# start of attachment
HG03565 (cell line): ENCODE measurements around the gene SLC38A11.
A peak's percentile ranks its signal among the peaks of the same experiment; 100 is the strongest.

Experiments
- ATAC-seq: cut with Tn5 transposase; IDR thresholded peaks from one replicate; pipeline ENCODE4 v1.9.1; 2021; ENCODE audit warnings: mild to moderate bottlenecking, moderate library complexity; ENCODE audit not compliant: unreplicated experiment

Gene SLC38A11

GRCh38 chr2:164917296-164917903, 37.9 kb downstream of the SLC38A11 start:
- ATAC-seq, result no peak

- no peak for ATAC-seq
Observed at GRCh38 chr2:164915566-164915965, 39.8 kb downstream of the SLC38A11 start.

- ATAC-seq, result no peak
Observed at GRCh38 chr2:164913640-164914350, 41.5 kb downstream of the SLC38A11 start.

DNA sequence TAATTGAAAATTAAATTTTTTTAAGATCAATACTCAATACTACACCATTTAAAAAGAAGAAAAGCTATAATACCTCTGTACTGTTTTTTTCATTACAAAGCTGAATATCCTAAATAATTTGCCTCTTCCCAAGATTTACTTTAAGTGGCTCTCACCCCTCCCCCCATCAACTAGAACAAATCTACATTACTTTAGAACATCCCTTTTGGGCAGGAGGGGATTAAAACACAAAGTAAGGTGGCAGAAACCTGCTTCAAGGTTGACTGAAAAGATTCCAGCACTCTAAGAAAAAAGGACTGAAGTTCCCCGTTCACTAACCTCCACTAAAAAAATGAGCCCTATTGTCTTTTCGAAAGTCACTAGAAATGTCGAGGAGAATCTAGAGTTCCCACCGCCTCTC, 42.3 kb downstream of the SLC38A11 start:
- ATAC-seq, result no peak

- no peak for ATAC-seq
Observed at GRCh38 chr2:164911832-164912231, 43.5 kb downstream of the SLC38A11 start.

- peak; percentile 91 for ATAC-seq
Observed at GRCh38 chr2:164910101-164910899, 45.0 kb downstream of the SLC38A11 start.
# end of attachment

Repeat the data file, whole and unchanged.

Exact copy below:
HG03565 (cell line): ENCODE measurements around the gene SLC38A11.
A peak's percentile ranks its signal among the peaks of the same experiment; 100 is the strongest.

Experiments
- ATAC-seq: cut with Tn5 transposase; IDR thresholded peaks from one replicate; pipeline ENCODE4 v1.9.1; 2021; ENCODE audit warnings: mild to moderate bottlenecking, moderate library complexity; ENCODE audit not compliant: unreplicated experiment

Gene SLC38A11

GRCh38 chr2:164917296-164917903, 37.9 kb downstream of the SLC38A11 start:
- ATAC-seq, result no peak

- no peak for ATAC-seq
Observed at GRCh38 chr2:164915566-164915965, 39.8 kb downstream of the SLC38A11 start.

- ATAC-seq, result no peak
Observed at GRCh38 chr2:164913640-164914350, 41.5 kb downstream of the SLC38A11 start.

DNA sequence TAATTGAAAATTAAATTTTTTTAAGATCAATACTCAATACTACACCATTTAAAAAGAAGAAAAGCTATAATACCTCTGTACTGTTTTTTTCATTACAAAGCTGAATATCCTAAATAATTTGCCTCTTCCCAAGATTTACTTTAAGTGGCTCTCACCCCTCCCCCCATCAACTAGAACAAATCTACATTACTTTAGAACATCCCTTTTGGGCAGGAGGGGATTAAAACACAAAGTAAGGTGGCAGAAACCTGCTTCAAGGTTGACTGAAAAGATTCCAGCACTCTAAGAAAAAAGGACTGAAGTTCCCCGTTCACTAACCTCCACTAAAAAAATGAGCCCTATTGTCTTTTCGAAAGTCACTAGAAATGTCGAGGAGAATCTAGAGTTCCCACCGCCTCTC, 42.3 kb downstream of the SLC38A11 start:
- ATAC-seq, result no peak

- no peak for ATAC-seq
Observed at GRCh38 chr2:164911832-164912231, 43.5 kb downstream of the SLC38A11 start.

- peak; percentile 91 for ATAC-seq
Observed at GRCh38 chr2:164910101-164910899, 45.0 kb downstream of the SLC38A11 start.